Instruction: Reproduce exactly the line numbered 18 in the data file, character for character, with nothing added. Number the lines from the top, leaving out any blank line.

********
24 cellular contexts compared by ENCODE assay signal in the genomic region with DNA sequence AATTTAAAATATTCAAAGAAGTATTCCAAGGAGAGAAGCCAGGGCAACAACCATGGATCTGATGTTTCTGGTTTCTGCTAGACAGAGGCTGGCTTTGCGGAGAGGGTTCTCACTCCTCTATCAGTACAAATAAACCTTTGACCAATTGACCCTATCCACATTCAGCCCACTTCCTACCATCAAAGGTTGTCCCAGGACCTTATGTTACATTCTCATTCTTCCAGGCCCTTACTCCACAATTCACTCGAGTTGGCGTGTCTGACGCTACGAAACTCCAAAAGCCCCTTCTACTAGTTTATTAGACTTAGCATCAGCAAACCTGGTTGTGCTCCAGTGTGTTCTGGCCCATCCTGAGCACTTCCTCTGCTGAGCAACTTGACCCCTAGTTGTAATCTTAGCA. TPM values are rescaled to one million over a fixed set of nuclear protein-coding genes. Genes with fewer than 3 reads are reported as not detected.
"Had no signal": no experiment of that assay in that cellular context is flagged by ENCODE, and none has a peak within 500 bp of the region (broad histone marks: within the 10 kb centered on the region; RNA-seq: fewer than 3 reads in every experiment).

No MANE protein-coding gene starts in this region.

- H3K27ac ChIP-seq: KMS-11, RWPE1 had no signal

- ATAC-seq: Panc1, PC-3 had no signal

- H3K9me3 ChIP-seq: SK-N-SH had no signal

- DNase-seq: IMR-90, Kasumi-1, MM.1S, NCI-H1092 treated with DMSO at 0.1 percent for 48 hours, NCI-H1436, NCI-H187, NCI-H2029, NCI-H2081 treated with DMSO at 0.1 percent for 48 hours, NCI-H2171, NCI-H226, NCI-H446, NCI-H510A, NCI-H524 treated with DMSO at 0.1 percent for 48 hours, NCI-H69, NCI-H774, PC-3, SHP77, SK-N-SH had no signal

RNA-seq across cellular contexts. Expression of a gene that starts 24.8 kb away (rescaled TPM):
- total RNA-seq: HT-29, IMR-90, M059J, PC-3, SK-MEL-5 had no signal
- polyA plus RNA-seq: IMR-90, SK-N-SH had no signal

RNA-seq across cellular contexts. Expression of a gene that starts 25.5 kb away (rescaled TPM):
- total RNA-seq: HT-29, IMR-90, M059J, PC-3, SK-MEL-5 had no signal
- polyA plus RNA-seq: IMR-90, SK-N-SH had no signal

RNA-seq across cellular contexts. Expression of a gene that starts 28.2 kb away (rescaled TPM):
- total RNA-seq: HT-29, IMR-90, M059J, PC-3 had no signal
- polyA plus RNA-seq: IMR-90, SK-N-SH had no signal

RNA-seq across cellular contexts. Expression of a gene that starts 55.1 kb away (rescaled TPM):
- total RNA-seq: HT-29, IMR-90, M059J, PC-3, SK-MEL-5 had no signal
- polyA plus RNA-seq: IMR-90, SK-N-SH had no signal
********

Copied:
- total RNA-seq: HT-29, IMR-90, M059J, PC-3, SK-MEL-5 had no signal